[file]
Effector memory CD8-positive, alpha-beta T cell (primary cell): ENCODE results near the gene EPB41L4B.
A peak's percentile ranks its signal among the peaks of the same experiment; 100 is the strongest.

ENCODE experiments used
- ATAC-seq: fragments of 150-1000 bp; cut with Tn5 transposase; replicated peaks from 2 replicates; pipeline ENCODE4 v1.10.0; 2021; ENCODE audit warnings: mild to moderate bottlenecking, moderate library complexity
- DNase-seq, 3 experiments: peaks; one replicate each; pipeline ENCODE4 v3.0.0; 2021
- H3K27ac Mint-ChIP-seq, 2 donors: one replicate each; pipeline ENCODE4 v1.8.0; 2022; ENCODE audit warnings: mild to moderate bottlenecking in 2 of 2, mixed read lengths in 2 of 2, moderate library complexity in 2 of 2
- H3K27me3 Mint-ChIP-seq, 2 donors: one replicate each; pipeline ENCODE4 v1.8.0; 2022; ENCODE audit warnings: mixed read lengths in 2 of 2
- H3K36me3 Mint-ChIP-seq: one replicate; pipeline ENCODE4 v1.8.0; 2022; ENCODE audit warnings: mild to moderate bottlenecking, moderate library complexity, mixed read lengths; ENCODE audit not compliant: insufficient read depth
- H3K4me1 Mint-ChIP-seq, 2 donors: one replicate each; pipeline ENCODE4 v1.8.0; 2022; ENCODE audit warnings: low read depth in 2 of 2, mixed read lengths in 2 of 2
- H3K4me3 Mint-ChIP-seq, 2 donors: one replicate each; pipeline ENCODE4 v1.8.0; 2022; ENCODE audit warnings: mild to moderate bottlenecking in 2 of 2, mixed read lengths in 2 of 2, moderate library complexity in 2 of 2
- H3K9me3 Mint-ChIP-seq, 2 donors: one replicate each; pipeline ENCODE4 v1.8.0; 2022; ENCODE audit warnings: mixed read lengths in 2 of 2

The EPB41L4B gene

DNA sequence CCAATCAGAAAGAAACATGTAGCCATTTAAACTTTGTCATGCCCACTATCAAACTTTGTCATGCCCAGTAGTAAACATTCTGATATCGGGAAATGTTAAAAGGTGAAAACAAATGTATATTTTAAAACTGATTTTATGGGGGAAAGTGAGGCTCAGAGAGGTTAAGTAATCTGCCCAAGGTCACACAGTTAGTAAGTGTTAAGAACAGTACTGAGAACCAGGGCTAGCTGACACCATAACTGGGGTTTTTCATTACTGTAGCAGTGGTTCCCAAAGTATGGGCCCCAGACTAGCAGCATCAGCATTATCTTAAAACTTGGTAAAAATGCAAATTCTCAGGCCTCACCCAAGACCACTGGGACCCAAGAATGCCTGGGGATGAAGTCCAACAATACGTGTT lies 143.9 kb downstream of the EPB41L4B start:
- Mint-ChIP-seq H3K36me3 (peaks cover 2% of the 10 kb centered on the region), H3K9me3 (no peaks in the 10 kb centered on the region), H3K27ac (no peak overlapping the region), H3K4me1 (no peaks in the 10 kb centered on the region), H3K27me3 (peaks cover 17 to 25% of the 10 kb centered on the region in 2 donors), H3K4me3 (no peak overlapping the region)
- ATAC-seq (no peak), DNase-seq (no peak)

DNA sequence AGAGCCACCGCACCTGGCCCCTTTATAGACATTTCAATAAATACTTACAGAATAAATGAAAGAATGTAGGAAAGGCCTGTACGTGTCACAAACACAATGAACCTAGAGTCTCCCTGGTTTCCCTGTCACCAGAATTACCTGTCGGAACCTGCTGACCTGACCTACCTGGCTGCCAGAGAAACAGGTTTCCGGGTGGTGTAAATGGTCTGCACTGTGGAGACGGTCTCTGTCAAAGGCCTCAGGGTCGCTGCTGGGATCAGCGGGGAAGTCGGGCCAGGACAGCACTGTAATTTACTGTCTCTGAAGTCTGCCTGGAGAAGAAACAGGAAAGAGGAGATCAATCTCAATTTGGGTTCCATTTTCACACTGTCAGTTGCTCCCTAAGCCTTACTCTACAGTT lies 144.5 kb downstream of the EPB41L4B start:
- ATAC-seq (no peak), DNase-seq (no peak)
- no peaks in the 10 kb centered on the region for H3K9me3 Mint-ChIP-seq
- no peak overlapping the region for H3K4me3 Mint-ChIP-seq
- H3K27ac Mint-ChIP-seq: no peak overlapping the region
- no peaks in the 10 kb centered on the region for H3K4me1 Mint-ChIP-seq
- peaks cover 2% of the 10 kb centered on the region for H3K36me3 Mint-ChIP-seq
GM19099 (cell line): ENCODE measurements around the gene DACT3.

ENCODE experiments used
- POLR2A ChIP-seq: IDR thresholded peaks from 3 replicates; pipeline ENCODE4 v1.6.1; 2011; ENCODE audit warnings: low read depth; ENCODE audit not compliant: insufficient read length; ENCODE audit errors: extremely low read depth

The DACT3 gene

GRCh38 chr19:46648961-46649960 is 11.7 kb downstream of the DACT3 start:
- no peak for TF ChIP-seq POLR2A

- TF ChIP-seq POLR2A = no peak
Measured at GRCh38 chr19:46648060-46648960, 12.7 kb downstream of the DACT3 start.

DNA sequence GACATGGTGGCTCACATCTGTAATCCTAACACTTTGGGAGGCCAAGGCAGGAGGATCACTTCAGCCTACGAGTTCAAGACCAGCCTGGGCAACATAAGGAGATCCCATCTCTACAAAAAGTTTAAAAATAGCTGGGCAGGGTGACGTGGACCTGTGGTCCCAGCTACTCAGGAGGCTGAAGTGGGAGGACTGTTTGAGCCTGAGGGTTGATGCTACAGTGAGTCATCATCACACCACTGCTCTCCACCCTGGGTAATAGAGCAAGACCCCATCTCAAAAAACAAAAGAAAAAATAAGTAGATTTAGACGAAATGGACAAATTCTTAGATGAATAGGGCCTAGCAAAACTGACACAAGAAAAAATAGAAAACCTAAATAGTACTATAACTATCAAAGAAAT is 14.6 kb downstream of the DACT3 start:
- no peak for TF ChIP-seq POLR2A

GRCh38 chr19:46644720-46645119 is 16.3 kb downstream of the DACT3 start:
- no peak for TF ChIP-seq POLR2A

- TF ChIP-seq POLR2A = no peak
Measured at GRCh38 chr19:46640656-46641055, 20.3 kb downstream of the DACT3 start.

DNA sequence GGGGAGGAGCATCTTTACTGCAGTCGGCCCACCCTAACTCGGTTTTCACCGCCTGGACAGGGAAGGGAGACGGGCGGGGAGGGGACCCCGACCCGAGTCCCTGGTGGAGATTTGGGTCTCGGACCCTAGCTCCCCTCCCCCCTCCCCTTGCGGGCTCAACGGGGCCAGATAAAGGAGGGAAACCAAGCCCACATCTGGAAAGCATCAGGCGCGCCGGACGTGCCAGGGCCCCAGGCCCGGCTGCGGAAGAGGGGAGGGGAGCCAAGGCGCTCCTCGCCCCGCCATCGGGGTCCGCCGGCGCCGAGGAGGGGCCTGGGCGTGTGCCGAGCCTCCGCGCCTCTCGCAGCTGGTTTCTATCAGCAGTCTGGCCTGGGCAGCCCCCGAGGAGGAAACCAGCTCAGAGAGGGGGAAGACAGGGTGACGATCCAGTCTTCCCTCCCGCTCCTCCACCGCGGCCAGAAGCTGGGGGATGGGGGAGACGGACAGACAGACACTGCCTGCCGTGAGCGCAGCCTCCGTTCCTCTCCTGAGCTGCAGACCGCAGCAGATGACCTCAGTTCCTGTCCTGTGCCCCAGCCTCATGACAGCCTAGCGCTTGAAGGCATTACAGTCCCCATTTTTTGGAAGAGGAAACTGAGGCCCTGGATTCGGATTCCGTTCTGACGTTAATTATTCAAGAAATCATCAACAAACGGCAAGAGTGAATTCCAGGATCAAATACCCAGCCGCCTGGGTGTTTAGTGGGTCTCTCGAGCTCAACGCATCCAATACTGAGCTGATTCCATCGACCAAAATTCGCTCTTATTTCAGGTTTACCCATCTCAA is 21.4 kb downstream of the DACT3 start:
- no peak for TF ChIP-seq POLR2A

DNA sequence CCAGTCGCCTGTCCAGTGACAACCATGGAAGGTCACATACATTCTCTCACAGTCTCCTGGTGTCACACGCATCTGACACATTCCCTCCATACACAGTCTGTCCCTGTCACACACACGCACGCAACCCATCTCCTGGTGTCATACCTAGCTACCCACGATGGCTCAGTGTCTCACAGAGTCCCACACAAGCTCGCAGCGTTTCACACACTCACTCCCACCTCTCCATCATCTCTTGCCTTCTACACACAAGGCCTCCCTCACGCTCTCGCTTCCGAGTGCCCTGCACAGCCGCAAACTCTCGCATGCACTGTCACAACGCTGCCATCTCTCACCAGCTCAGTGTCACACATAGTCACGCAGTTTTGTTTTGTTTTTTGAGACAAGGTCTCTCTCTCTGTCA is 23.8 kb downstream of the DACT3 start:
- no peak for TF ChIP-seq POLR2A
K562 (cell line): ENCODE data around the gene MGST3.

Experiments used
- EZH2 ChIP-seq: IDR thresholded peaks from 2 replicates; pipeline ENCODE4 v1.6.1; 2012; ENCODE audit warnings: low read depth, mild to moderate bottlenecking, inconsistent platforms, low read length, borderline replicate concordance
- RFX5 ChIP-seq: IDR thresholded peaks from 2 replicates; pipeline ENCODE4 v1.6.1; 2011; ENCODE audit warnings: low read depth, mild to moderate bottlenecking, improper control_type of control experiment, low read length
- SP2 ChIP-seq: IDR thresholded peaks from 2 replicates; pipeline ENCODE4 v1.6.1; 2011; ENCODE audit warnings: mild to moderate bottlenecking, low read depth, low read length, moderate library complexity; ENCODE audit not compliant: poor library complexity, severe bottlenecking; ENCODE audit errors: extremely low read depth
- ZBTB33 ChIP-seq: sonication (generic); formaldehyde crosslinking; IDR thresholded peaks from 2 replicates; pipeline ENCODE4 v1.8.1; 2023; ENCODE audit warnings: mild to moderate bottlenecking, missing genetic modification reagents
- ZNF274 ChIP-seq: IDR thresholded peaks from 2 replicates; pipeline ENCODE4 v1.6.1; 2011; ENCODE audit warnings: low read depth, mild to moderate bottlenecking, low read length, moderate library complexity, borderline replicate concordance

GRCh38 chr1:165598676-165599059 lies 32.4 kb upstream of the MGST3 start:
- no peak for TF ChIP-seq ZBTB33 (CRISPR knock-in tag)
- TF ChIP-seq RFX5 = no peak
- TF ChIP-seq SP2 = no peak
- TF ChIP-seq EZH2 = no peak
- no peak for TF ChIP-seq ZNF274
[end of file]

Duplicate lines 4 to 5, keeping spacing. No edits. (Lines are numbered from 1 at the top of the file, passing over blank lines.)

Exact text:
- ATAC-seq: fragments of 150-1000 bp; cut with Tn5 transposase; replicated peaks from 2 replicates; pipeline ENCODE4 v1.10.0; 2021; ENCODE audit warnings: mild to moderate bottlenecking, moderate library complexity
- DNase-seq, 3 experiments: peaks; one replicate each; pipeline ENCODE4 v3.0.0; 2021